A footnote to Clayton Chrusch’s “The Hermeneutics of Charity,” drawn from some paragraphs on love I wrote about elsewhere.
The genuine Christianity that has survived its appalling historical record was founded on charity, and charity is invariably linked to an imaginative conception of language, whether consciously or unconsciously. Paul makes it clear that the language of charity is spiritual language, and that spiritual language is metaphorical, founded on the metaphorical paradox that we live in Christ and that Christ lives in us (The Double Vision, 17).
The various principles that are the foundation of Frye’s concept of identity (metaphor, kerygma, possession, the fourth awareness, higher consciousness) should lead us, he says, to “myths to live by.” But what are these existential myths that come from “the other side” of the imaginative? What are the “coherent lifestyles” that Frye’s hopes “will emerge from the infinite possibilities of myth”? (Words with Power, 143). Although he often appears hesitant to give a direct answer to these questions, preferring to assume the role of Moses on Mount Pisgah, the answer does surface in the conclusions of his last three books where the gospel of love becomes the focus of his discussion.
Frye’s speculations on love begin early. In Notebook 3 (1946–48) he probes the meaning of love in different contexts: his own erotic and fantasy life, his attitude toward the Church, his reflections on yoga and on time. Here are two representative reflections:
Joachim of Floris has a hint of an order of things in which the monastery takes over the church & the world. That is the expanded secular monastery I want: I want the grace of Castiglione as well as the grace of Luther, a graceful as well as a gracious God, and I want all men & women to enter the Abbey of Theleme where instead of poverty, chastity and obedience they will find richness, love and fay ce que vouldras; for what the Bodhisattva wills to do is good. (Northrop Frye’s Notebooks and Lectures on the Bible and Other Religious Texts, 17)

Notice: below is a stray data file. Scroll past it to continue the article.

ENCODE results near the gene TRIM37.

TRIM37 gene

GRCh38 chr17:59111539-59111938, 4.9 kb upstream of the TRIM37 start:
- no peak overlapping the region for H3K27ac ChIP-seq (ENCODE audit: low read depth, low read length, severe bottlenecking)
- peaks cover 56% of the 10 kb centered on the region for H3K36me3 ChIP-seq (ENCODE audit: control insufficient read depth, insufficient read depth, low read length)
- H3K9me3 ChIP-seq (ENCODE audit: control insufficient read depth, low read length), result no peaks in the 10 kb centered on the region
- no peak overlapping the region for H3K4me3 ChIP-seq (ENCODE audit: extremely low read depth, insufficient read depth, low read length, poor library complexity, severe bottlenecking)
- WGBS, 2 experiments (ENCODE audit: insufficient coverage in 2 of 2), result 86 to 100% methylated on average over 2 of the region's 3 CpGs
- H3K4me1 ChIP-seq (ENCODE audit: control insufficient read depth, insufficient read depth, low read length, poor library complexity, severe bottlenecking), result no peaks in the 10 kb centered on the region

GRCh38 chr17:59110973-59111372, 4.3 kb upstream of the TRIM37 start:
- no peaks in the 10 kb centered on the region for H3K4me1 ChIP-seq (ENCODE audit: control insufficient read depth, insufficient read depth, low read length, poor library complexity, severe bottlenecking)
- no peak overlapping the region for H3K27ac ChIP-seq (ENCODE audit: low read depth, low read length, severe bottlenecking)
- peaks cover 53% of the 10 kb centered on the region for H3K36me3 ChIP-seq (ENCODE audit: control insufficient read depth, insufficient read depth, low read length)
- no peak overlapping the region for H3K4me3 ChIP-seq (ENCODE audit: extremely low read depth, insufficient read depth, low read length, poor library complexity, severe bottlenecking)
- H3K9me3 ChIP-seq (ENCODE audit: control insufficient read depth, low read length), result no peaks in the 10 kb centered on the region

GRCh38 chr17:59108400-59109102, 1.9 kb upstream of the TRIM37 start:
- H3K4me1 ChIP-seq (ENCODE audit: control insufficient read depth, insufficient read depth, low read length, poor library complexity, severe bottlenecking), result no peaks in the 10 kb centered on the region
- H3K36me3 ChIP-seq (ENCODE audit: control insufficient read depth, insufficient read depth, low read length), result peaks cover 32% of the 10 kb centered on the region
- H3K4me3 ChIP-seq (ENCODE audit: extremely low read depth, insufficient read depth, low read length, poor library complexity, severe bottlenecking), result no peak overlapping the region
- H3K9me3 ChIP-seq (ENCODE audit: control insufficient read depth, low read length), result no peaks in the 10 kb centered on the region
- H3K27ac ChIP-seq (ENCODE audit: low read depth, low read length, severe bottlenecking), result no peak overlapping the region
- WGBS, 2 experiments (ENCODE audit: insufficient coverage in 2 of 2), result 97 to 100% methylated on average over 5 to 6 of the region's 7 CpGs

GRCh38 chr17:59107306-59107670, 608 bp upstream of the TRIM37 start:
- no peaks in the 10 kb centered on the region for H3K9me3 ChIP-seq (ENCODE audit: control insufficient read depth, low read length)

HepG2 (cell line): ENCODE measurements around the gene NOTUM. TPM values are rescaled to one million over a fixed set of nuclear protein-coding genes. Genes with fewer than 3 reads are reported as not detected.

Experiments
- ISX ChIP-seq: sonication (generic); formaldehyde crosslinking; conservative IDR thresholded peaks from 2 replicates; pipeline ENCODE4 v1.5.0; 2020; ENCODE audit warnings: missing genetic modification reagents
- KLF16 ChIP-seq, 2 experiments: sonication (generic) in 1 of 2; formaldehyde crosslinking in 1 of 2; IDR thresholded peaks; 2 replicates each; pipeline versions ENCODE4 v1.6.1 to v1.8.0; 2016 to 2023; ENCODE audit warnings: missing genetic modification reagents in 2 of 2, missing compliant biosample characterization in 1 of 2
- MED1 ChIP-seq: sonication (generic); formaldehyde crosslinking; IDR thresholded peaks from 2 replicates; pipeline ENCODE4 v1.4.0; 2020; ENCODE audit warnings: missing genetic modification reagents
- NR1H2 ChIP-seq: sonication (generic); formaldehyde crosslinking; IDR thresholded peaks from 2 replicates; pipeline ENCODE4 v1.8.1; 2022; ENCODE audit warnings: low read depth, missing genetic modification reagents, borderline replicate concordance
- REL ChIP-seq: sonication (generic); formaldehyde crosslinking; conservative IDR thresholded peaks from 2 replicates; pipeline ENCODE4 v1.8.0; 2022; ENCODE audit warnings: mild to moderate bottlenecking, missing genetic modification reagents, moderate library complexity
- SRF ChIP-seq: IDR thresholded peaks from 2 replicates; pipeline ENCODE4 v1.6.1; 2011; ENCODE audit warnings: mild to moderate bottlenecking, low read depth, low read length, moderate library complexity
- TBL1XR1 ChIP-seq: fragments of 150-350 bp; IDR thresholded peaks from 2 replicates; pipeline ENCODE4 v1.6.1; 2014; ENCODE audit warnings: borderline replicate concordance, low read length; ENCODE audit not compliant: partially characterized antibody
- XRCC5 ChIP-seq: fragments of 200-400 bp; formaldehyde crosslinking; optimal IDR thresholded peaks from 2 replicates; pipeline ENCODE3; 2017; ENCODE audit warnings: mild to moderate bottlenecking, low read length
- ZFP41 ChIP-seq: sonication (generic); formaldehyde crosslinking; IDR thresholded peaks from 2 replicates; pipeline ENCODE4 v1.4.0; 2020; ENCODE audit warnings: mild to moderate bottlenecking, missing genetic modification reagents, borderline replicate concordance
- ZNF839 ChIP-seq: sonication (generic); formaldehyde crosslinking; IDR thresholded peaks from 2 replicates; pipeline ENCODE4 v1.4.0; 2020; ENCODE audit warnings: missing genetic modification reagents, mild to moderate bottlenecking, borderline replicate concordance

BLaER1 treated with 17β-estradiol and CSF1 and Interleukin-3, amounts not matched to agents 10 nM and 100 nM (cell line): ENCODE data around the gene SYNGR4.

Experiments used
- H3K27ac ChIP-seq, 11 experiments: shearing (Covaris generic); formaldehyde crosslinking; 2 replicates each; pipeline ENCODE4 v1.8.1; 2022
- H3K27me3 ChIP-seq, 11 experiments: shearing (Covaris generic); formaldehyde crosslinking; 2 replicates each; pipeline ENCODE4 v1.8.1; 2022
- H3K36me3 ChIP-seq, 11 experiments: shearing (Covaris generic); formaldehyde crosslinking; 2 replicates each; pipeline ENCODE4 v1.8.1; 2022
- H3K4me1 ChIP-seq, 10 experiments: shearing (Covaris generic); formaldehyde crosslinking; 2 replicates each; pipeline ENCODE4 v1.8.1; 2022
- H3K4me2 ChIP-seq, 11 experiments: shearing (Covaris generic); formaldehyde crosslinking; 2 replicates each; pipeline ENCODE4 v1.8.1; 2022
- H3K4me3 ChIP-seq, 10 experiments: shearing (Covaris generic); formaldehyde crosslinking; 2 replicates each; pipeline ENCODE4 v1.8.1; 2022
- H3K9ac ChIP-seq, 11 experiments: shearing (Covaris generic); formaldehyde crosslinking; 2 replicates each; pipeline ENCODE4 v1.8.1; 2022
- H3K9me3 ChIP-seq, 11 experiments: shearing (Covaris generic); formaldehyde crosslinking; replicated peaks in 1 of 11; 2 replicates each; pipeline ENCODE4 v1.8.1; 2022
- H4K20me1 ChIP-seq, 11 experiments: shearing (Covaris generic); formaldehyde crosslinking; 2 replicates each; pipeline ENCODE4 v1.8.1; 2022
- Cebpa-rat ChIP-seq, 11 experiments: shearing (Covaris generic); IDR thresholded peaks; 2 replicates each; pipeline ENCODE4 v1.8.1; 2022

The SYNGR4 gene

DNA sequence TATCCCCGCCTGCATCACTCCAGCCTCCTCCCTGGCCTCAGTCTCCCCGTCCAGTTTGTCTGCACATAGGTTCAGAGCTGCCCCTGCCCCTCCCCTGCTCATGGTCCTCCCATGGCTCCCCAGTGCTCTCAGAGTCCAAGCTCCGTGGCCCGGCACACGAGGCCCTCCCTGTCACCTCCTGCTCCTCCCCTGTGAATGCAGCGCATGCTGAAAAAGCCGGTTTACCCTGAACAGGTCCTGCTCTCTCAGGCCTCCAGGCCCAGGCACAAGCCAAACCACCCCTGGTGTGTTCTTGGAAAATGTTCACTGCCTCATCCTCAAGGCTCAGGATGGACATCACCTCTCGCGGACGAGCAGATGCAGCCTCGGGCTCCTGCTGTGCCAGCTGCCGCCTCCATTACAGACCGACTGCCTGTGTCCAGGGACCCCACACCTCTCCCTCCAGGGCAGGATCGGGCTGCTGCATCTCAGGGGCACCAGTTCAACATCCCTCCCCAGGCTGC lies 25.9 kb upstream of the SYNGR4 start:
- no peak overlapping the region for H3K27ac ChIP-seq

Each dimension of time breeds fear: the past, despair & hopelessness & the sense of an irrevocable too late: the present, panic & sense of a clock steadily ticking; the future, an unknown mystery gradually assuming the lineaments of the consequences of our own acts. Hope is the virtue of the past, the eternal sense that maybe next time we’ll do better. The projection of this into the future is faith, the substance of things hoped for. Love belongs to the present, & is the only force able to cast out fear. If a thing loves it is infinite, Blake said, & the act of love is itself a vision of a timeless world. (ibid., 59)
Frye’s speculations on love reappear some thirty-five years later in the conclusion of The Great Code, where he probes the meaning of the Word of God in the context of Biblical language. This language, Frye says, is enduring, inclusive, welcoming, and beyond argument, and it can move us toward freedom and beyond the anxiety structures created by the human and divine antithesis (231–2). The Great Code, however, provides little concrete guidance about the function of love in the myths we are to live by, though the notebooks for The Great Code contain numerous entries on “the rule of charity.” But during the eight years following The Great Code Frye devoted a good deal of energy to working out the implication of the language of love. In Notebook 46 (mid- to late 1980s) he writes, “Love is the only virtue there is, but like everything else connected with creativity and imagination, there is something decentralized about it. We love those closest to us, Jesus’ ‘neighbors,’ people we’re specifically connected with in charity. For those at a distance we feel rather tolerance or good will, the feeling announced at the Incarnation” (Late Notebooks, 2:696). This “only virtue” idea gets developed in Words with Power where love, Paul’s agape or caritas is said to be “the only genuine form of human society, the spiritual kingdom of Jesus” (89).
This idea gets repeated in “On the Bible”: “In the New Testament love is regarded not as one virtue among others but as the only virtue there is, and one which is possible only to God and to the spirit of man, a virtue which, in Paul’s language, believes and hopes everything [1 Corinthians 13:7], and thereby includes all the other virtues because, outside the order of love, faith and hope are not necessarily virtues at all” (Northrop Frye on Religion, 164). An in his interview with Bill Moyers he says, “Charity is not only the greatest of virtues, but the only virtue there is” (A World of Ideas, 504).